Spain is set for fresh elections after King Felipe VI announced the failure of the latest round of coalition talks.
No party secured a majority in last year’s poll, where political newcomers brought to an end Spain’s long two-party system.
Mariano Rajoy, leader of the Popular Party (PP), has been caretaker prime minister ever since.
After further talks, King Felipe said no candidate to replace Mr Rajoy was possible, triggering a new vote.
“His Majesty… has established that there is no candidate with the necessary support,” a statement from the royal palace said.
The new election is likely to take place on 26 June.
Last year’s election saw the rise of the anti-austerity Podemos movement and Ciudadanos, ending the dominance of the PP and the Socialists.
Disaffection, particularly among young voters, over high unemployment, corruption scandals and austerity measures played a big part in the new parties’ emergence.
But with no party able to form a minority government, or form a coalition, Spanish politics has been paralysed.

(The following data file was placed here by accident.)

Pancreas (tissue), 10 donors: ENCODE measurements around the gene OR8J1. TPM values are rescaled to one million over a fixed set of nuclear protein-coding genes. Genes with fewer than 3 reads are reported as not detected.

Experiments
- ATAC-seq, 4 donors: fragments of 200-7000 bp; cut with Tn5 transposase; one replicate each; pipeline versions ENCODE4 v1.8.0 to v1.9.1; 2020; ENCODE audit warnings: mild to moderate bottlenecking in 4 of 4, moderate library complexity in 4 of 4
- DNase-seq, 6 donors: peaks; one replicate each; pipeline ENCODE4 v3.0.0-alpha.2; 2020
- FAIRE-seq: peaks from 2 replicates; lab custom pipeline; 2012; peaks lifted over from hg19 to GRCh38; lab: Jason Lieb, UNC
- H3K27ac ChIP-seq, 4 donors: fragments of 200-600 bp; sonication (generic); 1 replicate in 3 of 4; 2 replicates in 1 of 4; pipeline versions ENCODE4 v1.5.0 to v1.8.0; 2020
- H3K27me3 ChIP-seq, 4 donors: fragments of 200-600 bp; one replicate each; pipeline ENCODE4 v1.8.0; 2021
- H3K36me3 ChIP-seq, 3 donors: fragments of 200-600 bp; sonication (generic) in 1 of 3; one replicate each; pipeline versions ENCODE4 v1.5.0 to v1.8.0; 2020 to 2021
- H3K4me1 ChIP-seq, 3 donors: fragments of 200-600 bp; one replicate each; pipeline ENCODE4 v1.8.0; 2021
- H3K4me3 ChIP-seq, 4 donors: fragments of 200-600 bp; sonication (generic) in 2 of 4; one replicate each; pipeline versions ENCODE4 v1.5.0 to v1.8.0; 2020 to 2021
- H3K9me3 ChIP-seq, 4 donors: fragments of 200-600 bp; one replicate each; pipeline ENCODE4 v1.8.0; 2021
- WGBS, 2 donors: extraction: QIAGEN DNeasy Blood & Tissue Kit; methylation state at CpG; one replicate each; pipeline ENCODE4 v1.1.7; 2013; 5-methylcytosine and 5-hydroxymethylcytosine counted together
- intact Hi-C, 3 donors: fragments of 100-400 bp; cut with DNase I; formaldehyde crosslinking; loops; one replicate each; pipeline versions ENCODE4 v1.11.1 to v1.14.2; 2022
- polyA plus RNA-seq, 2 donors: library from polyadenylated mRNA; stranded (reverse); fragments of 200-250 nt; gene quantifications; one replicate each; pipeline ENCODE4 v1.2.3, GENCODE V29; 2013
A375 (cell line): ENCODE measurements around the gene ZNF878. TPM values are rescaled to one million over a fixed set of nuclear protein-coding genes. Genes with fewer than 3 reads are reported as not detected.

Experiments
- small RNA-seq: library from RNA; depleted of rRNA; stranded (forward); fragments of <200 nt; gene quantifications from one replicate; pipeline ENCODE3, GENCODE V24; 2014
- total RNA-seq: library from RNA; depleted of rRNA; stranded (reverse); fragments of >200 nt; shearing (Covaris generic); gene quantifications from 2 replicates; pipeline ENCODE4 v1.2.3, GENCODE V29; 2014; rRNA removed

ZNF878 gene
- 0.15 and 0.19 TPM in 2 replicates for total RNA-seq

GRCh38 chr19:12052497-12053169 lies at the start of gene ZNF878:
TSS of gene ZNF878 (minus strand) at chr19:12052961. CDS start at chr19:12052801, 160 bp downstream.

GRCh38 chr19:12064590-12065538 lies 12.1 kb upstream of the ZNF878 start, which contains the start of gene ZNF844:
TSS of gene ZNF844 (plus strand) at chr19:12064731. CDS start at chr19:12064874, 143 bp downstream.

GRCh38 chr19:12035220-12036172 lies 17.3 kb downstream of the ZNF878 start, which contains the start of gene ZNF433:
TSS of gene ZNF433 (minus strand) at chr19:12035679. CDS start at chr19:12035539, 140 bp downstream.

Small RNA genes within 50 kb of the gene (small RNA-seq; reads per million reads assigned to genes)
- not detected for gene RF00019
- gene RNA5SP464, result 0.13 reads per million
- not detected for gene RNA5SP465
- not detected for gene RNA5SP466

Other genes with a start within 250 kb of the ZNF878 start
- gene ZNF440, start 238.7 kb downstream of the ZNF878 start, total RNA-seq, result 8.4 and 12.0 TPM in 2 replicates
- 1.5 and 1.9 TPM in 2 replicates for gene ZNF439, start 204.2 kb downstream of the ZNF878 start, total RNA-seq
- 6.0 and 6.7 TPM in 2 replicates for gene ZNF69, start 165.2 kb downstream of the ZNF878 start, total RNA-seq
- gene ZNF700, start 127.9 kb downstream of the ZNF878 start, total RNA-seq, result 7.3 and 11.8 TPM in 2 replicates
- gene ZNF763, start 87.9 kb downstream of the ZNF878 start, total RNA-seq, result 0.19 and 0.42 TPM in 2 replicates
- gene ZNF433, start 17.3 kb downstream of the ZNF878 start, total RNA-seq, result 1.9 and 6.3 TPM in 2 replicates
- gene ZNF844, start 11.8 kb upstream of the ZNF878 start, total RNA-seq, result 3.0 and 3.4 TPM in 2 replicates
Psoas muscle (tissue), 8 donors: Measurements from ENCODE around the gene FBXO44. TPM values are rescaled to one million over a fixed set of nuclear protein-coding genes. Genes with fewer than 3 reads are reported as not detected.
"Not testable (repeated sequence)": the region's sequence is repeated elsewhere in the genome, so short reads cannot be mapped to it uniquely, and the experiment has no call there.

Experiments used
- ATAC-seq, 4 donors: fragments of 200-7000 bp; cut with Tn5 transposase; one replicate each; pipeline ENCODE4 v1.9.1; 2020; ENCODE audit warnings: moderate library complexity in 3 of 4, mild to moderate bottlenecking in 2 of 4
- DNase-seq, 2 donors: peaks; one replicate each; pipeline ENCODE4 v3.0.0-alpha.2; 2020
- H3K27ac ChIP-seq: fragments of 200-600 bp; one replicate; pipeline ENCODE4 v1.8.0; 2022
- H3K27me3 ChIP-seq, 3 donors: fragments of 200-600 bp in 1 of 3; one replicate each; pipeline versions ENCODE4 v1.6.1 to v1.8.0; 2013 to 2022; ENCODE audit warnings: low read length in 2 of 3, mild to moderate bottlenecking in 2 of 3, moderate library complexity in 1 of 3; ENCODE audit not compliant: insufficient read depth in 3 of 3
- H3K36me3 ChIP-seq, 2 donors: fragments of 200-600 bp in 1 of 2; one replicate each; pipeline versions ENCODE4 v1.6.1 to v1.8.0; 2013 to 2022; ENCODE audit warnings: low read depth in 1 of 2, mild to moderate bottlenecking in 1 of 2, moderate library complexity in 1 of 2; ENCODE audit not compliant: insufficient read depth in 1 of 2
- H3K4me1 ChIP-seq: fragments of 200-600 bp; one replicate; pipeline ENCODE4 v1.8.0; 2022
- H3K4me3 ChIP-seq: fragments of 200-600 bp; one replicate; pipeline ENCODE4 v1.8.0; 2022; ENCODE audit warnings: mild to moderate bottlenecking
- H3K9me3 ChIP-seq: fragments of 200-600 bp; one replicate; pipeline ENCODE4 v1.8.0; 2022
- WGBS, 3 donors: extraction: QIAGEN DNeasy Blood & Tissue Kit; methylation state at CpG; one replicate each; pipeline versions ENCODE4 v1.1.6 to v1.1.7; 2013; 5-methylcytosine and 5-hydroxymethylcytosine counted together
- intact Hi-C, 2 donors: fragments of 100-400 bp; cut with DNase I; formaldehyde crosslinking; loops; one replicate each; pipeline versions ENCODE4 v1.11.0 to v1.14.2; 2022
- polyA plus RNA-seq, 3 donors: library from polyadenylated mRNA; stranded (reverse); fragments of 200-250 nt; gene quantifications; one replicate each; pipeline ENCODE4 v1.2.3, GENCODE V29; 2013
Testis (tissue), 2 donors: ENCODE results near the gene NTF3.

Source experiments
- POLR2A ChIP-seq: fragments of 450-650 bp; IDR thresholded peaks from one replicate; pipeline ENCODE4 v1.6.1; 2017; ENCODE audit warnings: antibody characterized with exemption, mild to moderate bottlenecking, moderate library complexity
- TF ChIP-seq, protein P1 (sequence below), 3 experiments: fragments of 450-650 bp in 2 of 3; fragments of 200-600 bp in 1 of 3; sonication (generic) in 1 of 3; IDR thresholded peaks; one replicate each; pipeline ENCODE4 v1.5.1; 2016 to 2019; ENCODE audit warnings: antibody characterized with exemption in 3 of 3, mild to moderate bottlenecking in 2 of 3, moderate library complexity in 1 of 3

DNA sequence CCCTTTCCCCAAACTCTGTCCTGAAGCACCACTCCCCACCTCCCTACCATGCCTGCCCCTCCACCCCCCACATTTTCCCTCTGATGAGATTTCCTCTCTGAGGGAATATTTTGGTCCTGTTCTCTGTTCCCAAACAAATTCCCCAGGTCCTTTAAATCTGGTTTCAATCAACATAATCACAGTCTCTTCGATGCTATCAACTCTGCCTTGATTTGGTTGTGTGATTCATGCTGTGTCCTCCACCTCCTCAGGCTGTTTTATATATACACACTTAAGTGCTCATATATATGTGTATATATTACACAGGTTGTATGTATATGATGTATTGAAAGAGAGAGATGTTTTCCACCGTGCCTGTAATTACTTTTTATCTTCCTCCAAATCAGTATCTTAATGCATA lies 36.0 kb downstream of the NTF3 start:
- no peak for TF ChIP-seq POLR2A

Attempts at a grand coalition involving the PP and the Socialists failed, as did one involving the Socialists and Ciudadanos.
Spain has never had a governing coalition at national level, and analysts questioned whether more elections would end the deadlock.
Who’s who in Spanish politics?
Popular Party (PP): Centre-right party of Acting Prime Minister Mariano Rajoy, in power since December 2011 but lost its majority in 2015
Spanish Socialist Workers’ Party (PSOE): Centre-left party, led by Pedro Sanchez, in power alternately with PP since 1982
Podemos: Left-wing party founded in 2014 by university professor Pablo Iglesias
Ciudadanos (Citizens): Centrist party formed in Catalonia in 2006 opposing Catalan independence before going national in 2013, led by Albert Rivera